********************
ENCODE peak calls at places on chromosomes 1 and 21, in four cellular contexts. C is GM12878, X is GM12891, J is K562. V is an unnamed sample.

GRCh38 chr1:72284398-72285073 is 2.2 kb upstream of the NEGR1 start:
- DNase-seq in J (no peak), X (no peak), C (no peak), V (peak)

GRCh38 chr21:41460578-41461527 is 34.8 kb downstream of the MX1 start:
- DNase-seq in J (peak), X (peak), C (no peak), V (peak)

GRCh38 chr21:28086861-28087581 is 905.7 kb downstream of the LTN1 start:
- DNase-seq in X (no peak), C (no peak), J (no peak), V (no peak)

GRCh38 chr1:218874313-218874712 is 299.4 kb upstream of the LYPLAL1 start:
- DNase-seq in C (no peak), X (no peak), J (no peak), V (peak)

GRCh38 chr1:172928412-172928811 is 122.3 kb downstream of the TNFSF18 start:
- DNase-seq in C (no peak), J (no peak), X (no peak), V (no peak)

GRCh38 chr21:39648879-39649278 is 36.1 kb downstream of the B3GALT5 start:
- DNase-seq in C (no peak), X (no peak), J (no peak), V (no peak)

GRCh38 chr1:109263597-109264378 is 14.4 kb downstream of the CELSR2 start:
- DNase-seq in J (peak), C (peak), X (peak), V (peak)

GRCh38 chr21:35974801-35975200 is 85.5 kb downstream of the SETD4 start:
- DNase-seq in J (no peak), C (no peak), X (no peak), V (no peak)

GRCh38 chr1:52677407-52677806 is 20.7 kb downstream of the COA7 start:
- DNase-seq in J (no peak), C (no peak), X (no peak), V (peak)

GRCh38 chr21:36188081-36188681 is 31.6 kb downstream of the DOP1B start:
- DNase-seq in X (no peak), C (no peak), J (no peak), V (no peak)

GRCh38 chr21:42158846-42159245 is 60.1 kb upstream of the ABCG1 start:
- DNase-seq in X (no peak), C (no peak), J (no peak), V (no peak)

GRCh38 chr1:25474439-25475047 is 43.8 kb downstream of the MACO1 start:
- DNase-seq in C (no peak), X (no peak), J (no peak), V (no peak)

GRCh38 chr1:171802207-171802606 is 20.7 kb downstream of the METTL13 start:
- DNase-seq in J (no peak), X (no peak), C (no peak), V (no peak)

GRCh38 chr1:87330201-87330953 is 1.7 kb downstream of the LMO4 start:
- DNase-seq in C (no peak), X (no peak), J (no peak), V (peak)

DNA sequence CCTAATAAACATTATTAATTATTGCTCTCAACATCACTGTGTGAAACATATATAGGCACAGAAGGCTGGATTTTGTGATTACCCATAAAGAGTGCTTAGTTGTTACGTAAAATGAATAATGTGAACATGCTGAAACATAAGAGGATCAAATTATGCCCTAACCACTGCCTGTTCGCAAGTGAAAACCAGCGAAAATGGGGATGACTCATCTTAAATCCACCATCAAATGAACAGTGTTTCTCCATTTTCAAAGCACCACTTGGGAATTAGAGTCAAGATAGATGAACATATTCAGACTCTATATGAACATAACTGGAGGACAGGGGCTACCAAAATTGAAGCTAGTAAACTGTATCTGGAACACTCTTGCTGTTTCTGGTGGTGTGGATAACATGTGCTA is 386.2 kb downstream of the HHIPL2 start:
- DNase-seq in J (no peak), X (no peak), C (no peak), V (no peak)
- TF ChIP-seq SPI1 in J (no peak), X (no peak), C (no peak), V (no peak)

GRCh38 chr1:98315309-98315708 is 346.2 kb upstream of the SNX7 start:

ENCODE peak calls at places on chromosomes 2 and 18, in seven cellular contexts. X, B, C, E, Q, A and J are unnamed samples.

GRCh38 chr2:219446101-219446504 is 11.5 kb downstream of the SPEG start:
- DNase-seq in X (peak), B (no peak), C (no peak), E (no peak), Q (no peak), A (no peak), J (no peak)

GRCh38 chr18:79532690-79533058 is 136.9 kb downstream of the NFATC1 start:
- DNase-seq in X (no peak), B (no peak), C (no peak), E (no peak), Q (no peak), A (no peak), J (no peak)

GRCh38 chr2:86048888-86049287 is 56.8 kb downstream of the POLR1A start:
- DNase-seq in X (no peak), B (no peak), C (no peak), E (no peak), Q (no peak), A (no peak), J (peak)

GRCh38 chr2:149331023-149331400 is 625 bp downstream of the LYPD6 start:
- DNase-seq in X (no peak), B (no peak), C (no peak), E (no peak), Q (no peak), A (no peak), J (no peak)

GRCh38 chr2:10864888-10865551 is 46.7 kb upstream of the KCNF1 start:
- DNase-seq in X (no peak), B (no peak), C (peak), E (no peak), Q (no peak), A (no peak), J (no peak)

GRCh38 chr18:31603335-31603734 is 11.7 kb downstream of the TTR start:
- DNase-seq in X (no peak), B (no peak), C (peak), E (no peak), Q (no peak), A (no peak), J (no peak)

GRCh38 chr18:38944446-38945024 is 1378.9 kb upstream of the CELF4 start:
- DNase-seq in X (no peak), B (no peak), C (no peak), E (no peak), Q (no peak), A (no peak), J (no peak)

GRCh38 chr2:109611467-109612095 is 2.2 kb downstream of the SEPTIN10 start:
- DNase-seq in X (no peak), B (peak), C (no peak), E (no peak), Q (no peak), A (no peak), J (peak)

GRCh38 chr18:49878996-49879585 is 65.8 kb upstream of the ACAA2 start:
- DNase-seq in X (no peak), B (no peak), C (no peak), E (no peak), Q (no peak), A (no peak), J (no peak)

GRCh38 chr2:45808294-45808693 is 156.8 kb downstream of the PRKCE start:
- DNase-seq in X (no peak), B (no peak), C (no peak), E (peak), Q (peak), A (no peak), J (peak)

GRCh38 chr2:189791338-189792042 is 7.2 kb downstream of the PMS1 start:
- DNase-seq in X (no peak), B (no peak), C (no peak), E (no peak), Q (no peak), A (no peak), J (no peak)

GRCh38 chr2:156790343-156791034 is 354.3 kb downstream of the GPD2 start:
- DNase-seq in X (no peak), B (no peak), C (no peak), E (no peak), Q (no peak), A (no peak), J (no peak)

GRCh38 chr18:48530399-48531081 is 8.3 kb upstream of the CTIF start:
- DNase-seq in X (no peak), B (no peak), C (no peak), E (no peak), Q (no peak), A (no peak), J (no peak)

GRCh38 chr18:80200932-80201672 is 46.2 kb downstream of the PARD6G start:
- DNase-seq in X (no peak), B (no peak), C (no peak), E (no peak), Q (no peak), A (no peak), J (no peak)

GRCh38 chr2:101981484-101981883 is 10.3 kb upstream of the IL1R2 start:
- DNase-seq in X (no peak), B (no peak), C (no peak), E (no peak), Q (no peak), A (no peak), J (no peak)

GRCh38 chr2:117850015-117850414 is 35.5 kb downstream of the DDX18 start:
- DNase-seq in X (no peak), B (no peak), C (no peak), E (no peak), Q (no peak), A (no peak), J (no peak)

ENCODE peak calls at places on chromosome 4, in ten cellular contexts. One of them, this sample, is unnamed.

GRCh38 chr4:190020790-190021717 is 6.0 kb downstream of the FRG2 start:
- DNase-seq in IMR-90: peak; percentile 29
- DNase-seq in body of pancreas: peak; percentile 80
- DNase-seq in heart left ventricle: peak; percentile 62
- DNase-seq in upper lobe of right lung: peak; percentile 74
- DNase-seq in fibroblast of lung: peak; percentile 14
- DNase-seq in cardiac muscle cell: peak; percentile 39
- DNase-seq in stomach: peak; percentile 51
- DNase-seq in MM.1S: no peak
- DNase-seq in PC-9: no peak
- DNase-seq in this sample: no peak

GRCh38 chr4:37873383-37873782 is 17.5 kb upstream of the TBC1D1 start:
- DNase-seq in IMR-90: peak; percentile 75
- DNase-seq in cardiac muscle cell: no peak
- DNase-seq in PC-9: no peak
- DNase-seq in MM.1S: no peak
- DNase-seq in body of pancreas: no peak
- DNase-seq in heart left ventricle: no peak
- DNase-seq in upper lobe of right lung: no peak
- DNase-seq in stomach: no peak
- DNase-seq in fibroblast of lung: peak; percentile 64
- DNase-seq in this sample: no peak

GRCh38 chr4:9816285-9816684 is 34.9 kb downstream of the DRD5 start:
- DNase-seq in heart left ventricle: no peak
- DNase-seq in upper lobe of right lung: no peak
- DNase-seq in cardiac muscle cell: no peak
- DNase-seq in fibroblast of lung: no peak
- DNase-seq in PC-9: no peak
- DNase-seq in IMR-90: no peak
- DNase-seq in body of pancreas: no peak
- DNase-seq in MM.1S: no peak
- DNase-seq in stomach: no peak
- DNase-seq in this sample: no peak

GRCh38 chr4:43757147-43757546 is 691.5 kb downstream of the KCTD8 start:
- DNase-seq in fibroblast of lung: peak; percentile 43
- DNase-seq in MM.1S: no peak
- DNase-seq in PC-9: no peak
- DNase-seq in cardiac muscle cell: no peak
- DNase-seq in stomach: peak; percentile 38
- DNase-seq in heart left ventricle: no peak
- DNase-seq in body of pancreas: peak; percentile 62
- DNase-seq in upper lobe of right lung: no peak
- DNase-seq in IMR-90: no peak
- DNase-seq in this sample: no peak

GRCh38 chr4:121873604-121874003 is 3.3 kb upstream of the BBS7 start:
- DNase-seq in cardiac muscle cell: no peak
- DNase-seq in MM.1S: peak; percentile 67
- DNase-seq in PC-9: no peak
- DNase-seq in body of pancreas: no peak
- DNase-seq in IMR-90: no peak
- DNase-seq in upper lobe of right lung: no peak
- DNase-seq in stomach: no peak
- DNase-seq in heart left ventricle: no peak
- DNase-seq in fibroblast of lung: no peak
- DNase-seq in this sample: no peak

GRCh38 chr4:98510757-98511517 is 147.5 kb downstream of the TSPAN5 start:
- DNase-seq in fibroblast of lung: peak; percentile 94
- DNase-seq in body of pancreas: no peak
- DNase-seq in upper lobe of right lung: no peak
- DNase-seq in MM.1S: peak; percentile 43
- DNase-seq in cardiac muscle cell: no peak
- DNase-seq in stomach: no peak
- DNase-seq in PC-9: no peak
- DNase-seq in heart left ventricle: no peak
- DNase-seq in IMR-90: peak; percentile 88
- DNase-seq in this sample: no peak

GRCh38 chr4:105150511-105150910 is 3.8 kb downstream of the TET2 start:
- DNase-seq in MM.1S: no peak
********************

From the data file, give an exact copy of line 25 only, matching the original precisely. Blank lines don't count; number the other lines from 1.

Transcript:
- DNase-seq in C (no peak), X (no peak), J (no peak), V (no peak)